Solar module-level power electronics maker SolarEdge has been quietly putting its own solar-battery inverter control system, dubbed StorEdge, into the field over the past couple years. But energy storage still makes up only a tiny fraction of its growing share of business in the highly competitive global solar inverter industry. 

On Tuesday, SolarEdge announced a big new partner in the solar-storage space that could change that equation.

PetersenDean Roofing & Solar, the largest privately held U.S. solar and roofing company, announced that it’s pairing the StorEdge systems with 9.8-kilowatt-hour LG Chem batteries to provide homeowners “an affordable path to solar ownership and energy storage.” 

It’s not the first solar-storage partnership for PetersenDean -- the company has worked with Sunverge and Sonnen in the past. CEO Jim Peterson has called solar-storage the “new backbone for the future of our nation’s electric power and renewable energy industries,” indicating the company’s interest in finding a cost-effective way to bring the combination’s full array of capabilities to market. 

While Tuesday’s announcement didn’t reveal pricing, in an August 2017 review of the StorEdge-LG system, Greentech Media priced a typical system at $9,950 -- $5,550 for the battery, $2,600 for the inverter, and the rest for the meters, transformers and communications systems. That’s a hefty premium over a simple rooftop solar system, and quite a bit more than the cost of a backup generator that could provide homeowners a similar level of security against grid blackouts. 

But Petersen noted in Tuesday’s announcement that customers will “save substantially in the long term” by storing excess solar energy to draw upon later, whether to avoid “unnecessary fees and taxes,” or providing “flexibility in an ever-changing utility landscape.”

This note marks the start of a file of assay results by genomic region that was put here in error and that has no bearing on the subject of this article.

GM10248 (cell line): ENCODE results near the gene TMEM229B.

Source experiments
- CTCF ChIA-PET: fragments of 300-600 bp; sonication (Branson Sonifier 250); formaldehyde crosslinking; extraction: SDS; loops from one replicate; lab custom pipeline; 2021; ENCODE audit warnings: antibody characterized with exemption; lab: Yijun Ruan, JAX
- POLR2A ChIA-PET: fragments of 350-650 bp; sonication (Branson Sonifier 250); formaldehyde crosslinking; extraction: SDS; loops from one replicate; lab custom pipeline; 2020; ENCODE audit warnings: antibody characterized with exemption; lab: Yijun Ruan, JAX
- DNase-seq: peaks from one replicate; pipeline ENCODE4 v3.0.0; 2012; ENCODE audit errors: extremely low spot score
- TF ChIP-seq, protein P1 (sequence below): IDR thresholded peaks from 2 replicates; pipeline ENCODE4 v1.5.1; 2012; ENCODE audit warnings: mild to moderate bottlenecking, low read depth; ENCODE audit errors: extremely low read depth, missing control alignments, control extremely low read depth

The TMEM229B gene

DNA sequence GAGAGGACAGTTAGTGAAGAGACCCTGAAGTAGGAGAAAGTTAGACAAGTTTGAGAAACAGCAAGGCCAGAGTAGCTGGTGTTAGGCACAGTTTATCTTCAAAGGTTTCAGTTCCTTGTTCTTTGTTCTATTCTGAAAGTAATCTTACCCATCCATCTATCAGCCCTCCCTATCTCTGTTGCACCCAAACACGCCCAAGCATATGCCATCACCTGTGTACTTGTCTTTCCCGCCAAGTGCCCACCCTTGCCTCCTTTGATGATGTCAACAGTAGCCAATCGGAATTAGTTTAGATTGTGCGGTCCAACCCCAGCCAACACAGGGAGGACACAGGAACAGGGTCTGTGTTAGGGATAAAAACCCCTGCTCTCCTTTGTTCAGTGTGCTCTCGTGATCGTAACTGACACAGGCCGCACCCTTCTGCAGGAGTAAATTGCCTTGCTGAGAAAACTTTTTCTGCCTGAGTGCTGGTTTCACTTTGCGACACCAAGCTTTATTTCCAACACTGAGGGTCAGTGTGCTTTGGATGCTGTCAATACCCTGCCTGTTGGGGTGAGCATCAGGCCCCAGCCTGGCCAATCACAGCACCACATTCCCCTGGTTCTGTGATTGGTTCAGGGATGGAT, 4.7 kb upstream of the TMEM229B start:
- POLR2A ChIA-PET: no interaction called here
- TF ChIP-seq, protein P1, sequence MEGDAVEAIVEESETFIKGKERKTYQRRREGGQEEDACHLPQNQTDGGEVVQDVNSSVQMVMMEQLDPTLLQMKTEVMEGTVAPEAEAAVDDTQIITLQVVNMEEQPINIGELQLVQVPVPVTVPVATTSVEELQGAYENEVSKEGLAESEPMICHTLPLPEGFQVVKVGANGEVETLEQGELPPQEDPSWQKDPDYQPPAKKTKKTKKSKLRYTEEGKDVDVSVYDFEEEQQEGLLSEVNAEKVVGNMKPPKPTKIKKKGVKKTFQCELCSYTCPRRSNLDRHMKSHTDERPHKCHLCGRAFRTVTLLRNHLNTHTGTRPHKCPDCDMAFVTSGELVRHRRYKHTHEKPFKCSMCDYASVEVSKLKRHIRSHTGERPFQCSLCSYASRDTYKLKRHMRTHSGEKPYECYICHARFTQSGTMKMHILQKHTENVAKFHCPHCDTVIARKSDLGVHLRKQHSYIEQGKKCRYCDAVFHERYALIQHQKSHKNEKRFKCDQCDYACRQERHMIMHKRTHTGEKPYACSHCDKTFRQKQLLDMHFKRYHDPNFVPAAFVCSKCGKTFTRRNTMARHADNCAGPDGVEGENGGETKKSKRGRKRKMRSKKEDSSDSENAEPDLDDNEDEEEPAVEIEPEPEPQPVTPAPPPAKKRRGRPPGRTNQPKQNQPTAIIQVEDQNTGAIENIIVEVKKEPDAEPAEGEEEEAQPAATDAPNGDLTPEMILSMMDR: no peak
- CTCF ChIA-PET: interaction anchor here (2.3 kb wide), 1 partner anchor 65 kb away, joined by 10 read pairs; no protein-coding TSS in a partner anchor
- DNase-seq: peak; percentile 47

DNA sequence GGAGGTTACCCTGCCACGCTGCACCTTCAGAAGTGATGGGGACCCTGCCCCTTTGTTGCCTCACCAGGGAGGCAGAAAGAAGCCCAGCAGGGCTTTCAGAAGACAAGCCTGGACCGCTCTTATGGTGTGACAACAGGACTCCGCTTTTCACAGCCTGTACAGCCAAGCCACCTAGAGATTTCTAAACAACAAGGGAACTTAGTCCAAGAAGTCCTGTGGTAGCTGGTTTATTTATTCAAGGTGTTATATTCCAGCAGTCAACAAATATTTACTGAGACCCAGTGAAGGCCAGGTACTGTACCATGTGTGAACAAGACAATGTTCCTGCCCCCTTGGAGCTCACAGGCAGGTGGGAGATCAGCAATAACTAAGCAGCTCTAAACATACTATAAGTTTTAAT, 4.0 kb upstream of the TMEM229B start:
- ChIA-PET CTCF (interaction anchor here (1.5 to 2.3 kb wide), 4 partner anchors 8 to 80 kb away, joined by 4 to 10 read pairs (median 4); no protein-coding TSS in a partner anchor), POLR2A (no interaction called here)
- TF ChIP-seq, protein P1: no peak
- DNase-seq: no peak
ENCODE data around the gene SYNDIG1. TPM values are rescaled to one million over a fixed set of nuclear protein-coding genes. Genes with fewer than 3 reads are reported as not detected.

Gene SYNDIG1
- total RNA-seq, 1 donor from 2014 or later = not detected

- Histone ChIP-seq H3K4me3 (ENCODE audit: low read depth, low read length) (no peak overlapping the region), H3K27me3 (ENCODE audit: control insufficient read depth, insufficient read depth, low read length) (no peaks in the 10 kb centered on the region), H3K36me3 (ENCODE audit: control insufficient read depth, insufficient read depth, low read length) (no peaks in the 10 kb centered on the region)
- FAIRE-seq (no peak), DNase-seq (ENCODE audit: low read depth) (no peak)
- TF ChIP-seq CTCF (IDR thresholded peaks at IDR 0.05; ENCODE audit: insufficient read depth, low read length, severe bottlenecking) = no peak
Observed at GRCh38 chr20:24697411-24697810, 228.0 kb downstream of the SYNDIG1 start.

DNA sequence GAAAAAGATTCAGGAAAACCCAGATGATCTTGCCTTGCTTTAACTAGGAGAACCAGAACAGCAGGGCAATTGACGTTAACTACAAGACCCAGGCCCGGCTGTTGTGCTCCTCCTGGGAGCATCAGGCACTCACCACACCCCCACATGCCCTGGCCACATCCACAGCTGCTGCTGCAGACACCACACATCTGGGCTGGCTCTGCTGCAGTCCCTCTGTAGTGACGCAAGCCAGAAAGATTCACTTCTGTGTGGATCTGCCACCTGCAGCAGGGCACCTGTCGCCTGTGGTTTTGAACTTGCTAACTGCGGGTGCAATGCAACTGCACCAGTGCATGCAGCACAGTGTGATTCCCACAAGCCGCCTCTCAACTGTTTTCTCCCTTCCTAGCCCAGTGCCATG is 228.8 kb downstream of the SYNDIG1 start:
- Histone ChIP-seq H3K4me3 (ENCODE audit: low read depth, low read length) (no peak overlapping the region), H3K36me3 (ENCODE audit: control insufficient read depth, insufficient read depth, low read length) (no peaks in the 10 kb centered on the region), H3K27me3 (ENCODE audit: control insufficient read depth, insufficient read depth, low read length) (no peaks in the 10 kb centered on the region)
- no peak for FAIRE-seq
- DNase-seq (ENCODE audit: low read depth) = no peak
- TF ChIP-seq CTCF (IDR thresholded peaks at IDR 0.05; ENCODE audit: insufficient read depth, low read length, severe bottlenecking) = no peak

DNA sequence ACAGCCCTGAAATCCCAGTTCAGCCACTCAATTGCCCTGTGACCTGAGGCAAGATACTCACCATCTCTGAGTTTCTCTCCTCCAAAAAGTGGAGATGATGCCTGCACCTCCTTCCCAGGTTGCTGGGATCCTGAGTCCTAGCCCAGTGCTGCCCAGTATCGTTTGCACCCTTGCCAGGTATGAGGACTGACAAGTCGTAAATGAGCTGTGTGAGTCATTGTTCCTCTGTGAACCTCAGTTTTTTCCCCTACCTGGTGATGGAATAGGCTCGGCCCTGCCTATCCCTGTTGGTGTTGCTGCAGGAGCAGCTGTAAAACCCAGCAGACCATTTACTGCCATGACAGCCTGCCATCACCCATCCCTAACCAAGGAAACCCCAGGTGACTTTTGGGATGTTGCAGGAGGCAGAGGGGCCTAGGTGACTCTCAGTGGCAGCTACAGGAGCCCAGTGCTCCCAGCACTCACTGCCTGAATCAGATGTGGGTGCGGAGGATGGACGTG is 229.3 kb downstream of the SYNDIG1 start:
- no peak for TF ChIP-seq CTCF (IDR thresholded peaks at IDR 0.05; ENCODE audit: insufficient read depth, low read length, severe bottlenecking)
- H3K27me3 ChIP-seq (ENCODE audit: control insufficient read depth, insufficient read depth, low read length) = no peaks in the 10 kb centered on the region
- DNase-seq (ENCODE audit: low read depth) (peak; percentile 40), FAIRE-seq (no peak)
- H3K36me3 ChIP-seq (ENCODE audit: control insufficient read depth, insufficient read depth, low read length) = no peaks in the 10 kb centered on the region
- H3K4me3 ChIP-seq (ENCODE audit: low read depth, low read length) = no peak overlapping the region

To make that possible, the StorEdge-LG system is designed to work in both off-grid and grid-tied modes, Peterson noted. With the proper predictive analytics and controls, these systems could store excess solar energy during midday, and use it to reduce their own load later in the day, when grid demand is peaking and time-of-use prices are rising, for example. 

This kind of payback potential implies an economic and regulatory structure that doesn’t exist in much of the country, of course. To date, residential solar-storage systems have primarily been sold as emergency backup power, rather than as grid assets. (This is changing, however, as Emma Foehringer Merchant outlined in her recent Squared column.)

Residential still makes up a relatively small share of the overall market for behind-the-meter battery systems, which is dominated by large commercial, industrial, government and institutional customers. That’s because most markets don’t offer customers the incentives needed to cover the additional cost.

But last year saw a bit of a boom in residential energy storage, driven by policies in California and Hawaii. According to the most recent GTM Research-Energy Storage Association U.S. Energy Storage Monitor, nine new grid-connected home energy storage systems were deployed per day through the third quarter of 2017, totaling 4.2 megawatts, amounting to growth of 202 percent year-over-year.

In Hawaii, home of the highest electricity rates in the nation, solar-storage is making economic sense under the state’s Customer Self-Supply Program. In California, the Self-Generation Incentive Program, with its carve-out for residential storage systems, has helped drive growth. 

Other states and utilities are trying out models that spread the costs of batteries and power electronics over time. In Vermont, utility Green Mountain Power is offering Tesla Powerwall batteries (and SolarEdge inverters) to customers to be paid for in monthly installments through their utility bills, in exchange for being able to use them to manage its own system needs. 

Last week, SolarEdge reported fourth-quarter revenue of $189.3 million, up 70 percent year-over-year, and full-year revenues of $607.0 million, up 24 percent from 2016. This strong performance has given the company the chance to invest in research and development -- fourth-quarter R&D expenses were $16.4 million, up 50 percent from the same quarter last year. 

CEO Guy Sella highlighted SolarEdge's R&D goals in last week's earnings conference call. "We are working extensively on growing the range of 3-phase inverters in order to reach very high sizes. None of these will happen over one year. Those are developments that spread over 18- to 30- month programs, but we have projects running almost any size of inverter," he said. "We keep developing ASICs [application-specific integrated circuits] to control more and more of [that]...component in our product. We are investing heavily in next-generation, and the generation after next, of optimizers.”

But energy storage was mentioned only once, as a tag-end to a long list of R&D initiatives. Sometime soon -- although not this year -- “We’ll come up with a next generation of storage product, which will be a step ahead of what you can find today in the market,” he said.